LANSING, Mich. (AP) -- Marijuana laws in Michigan would be transformed under a proposed amendment to the state constitution to legalize the drug that backers hope to place before voters in 2006.

A group based in Sterling Heights called Win-the-War has begun circulating petitions for a proposal to regulate marijuana in Michigan in the same way as liquor, and hopes to collect more than 320,000 petition signatures by Oct. 1, the Detroit Free Press reported Friday.

Bruce Ritchie, who describes himself as a full-time activist, told a panel of state elections officials Thursday that legalization of marijuana would lower crime rates and the use of hard drugs by getting marijuana out of the underworld and protect kids by setting the legal age of consumption at 21.

"This is about controlling and regulating marijuana to take it off the streets and out of the black market," Ritchie said in a Friday story by the Lansing State Journal.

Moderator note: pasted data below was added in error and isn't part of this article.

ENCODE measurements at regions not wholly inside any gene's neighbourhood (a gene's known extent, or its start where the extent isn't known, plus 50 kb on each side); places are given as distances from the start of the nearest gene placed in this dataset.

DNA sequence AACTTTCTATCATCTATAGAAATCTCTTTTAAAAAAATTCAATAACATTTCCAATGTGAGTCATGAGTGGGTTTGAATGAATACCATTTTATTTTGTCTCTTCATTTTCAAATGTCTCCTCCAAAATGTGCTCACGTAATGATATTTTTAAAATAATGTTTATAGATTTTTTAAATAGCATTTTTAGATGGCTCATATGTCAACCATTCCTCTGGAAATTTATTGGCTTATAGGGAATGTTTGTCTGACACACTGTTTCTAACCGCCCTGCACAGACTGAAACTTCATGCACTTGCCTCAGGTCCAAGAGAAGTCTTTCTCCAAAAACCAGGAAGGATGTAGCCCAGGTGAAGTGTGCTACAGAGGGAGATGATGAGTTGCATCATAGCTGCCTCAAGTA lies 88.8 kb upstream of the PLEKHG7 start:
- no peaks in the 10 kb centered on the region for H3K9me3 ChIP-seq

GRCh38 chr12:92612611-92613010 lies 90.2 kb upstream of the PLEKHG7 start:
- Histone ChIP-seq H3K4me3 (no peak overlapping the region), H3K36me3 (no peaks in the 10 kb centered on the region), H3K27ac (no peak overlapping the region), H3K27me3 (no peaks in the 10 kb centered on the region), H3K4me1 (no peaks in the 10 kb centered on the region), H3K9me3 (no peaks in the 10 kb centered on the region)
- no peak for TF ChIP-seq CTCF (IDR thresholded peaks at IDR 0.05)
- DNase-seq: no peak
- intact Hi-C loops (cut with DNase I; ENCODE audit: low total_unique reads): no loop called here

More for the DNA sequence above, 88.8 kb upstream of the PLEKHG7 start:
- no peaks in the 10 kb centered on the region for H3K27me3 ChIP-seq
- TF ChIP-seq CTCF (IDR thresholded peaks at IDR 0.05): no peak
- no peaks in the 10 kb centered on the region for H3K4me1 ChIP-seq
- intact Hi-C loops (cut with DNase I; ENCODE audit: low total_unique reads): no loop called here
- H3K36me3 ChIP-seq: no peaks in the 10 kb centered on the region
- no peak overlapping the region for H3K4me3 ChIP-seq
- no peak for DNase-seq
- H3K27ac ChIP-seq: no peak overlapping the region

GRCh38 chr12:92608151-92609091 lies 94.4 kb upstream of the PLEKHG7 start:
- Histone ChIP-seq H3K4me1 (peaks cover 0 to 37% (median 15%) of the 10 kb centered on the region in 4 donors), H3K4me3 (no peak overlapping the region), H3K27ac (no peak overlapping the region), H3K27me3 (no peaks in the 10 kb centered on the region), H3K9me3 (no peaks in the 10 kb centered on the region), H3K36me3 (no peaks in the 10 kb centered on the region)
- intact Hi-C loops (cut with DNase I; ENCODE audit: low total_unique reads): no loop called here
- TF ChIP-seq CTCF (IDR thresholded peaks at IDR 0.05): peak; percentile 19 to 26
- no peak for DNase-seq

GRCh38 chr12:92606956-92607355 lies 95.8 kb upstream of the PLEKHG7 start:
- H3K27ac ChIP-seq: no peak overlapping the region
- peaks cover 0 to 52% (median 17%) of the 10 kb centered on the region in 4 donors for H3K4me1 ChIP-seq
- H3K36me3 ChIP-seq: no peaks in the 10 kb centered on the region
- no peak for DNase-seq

If approved, the initiative would push Michigan further than any other state toward legalizing marijuana and condone the possession, purchase or sale of pot and hemp products by adults 21 and older, Ritchie said.

The Board of State Canvassers approved the form of a petition being used by the group, but made clear that it was not endorsing the proposal.

In addition to legalizing pot for adults, the measure would allow doctors to prescribe medical marijuana to patients under 21.

Ingham County Prosecutor Stuart Dunnings III disagrees with Ritchie's contention that taking marijuana off the streets would be a better way of protecting children than continuing to criminalize it.

"Seeing how well we have controlled the availability of liquor to minors, I don't have a lot of faith that this would take pot away from children," Dunnings said.

Detroit and Ann Arbor passed medical marijuana initiatives last year, but the new laws are in limbo as the U.S. Supreme Court ponders whether to allow patients to circumvent a federal ban on marijuana.

Eleven states have passed medical marijuana laws since 1996, but none have permitted an outright decriminalization of pot.